Using a screwdriver to lever the lid, the final satisfying plop of air escaping from the tin before turning the cover over to expose the thickly coloured insides. Pouring paint into a tray and watching as it oozes relentlessly. The purr of a roller in the tray and then the sticky, deeper hum as it meets the wall. Flecks of graffiti snow that cover you and make lurid freckles which run and dry and smudge while you paint.
Right, that’s the romantic part done with.
“I’m two seconds away,” I tell Susan, already ten minutes late to meet her at the station.
She makes a barely audible confused sound and I realise that she’s forgotten about day light savings – putting the clocks forward - and so while I’m in the realm of eleven past ten, she’s still living just after nine.
“I was making a cup of tea! I had plenty of time!”
“It’s no problem, get here when you can. I’ll look at paint.”
Having spent Saturday running round getting quotes we’d organised a fool proof plan to get the coloured paint at one DIY store in Clapham before picking up the rest of the paint, brushes, etc at the cheaper shop in Balham. To stay in budget we realised that we’d either have to paint the two bedrooms a soporific pastel or
paint three of the walls magnolia
(DIY speak for beige) and then create a feature wall in a slightly more vibrant hue.
By the time Susan arrived I had sixteen paint charts folded in complicated combinations that would have made an Origami Master jealous. We paused at aubergine
but decided it would be too much. A green would do but because we were resigned to boring beige for the majority of the rooms we dared for something bolder.
“This one then?” Susan asked.
“Are we sure?”
“Fuck it, they’re not helping us pay for the paint. Let’s do it.”
At the house we removed nails, puttied holes and generally beiged it up. The walls were already off-white to begin with so it was tricky to know where to paint. Susan was a dab hand with the roller, I had a keen eye on the skirtings, and having donned home-made rubbish bag aprons we looked the part. We had nearly finished the second room when the owner arrived. He looked very pleased when he saw the rooms.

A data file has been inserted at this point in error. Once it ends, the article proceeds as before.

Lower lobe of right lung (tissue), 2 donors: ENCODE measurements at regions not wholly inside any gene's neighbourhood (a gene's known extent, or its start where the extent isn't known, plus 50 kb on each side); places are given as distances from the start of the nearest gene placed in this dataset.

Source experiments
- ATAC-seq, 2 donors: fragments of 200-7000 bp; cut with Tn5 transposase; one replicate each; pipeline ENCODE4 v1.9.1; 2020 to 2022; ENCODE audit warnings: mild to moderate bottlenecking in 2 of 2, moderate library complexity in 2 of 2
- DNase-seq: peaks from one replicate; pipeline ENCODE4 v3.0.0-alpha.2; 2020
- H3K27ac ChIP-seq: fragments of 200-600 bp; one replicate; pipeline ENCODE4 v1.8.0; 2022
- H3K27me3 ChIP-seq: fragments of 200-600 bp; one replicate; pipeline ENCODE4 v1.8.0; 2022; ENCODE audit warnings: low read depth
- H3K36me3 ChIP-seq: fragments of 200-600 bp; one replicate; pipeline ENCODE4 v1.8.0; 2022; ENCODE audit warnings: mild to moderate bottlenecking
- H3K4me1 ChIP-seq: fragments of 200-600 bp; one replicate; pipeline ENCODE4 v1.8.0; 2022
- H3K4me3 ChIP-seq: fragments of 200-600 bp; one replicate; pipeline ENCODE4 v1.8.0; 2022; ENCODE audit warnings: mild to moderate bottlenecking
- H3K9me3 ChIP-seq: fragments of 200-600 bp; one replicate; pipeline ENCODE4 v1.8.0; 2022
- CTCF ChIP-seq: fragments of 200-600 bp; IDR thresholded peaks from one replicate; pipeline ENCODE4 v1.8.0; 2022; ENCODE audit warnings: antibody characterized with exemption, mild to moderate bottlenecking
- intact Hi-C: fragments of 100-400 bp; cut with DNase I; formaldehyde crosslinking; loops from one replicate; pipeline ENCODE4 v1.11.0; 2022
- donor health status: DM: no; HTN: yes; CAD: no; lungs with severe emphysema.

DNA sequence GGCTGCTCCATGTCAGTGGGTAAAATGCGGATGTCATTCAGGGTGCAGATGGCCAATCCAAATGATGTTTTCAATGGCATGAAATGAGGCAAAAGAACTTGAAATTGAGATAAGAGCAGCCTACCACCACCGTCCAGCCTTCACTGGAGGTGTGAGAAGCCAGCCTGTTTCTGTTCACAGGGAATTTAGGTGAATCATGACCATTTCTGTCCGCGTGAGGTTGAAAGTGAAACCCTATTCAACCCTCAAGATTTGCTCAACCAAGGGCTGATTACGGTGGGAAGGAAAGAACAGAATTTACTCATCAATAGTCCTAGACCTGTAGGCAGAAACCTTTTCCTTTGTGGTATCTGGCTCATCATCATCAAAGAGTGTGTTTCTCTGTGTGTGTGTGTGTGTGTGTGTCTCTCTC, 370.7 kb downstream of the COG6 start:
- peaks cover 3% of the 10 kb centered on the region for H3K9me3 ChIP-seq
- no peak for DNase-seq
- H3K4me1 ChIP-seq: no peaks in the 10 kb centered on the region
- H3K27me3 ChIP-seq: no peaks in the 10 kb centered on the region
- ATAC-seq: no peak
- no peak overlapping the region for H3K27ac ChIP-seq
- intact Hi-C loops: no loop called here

“I didn’t realise you were going to paint it beige!”
I looked at Susan.
“Well… We’re painting this fourth wall something a little more - snazzy…”
We stifled our laughter until he’d left.
“What is he going to say?”
“It’s his fault; he should have asked what the other colour was. It’s going to look good. It is.”
This was our cue to open the final can. Using the screwdriver I tried to ease off the lid but it sprang off, falling paint-side-up on the black plastic that lined both rooms.
Susan squealed. I think I did too. Maybe it was all the fumes but after a day of beige the new colour was like a bomb exploding. It was mixed at the DIY shop so this was the first time we’d seen it wet and rich. The label called it “Victorian Red” but that was an understatement. It was lava red; crimson blood and fire.
I picked up the shelf bracket we were using to mix the paint.
“I warned him it was snazzy,” I said, beginning to stir, “so let’s paint us some snazzy.”
At nine o’clock we sat, broken but victorious, in front of a freshly painted Victorian Red wall - another drying in the second room – and summoning the last of our strength we slowly patted each other gently on the back.